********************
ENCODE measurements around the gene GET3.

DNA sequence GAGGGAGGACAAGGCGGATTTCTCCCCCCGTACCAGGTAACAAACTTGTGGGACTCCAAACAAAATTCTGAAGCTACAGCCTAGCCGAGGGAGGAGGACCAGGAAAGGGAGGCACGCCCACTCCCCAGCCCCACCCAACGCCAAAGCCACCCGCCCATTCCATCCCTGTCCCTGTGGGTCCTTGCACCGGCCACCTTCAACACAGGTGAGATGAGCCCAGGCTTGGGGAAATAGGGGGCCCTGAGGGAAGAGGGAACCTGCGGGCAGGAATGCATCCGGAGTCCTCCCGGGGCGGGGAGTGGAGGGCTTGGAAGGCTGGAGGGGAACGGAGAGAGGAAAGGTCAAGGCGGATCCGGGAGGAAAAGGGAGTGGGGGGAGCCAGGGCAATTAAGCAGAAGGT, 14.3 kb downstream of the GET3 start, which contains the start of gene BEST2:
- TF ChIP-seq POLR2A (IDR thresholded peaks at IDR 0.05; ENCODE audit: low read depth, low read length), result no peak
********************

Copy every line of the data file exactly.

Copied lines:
ENCODE measurements around the gene GET3.

DNA sequence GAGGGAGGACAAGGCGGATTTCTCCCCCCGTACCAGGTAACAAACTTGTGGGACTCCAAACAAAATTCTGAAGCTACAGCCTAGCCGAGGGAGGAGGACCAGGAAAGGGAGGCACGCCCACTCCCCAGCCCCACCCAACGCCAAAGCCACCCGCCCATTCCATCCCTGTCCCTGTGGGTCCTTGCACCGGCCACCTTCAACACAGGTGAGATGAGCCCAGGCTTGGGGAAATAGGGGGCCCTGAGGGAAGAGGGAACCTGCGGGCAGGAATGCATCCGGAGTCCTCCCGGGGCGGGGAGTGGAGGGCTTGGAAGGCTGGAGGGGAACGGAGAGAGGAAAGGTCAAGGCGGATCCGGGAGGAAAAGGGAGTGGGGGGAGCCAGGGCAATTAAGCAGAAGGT, 14.3 kb downstream of the GET3 start, which contains the start of gene BEST2:
- TF ChIP-seq POLR2A (IDR thresholded peaks at IDR 0.05; ENCODE audit: low read depth, low read length), result no peak